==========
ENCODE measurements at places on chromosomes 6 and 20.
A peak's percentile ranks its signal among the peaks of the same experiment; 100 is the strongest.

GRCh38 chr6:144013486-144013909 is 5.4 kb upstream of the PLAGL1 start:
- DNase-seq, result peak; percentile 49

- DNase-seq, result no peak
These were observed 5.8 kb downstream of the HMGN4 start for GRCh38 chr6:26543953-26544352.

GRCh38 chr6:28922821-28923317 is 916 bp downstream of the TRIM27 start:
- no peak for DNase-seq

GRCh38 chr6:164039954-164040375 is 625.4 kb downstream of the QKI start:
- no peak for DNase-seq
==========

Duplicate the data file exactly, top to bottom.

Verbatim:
ENCODE measurements at places on chromosomes 6 and 20.
A peak's percentile ranks its signal among the peaks of the same experiment; 100 is the strongest.

GRCh38 chr6:144013486-144013909 is 5.4 kb upstream of the PLAGL1 start:
- DNase-seq, result peak; percentile 49

- DNase-seq, result no peak
These were observed 5.8 kb downstream of the HMGN4 start for GRCh38 chr6:26543953-26544352.

GRCh38 chr6:28922821-28923317 is 916 bp downstream of the TRIM27 start:
- no peak for DNase-seq

GRCh38 chr6:164039954-164040375 is 625.4 kb downstream of the QKI start:
- no peak for DNase-seq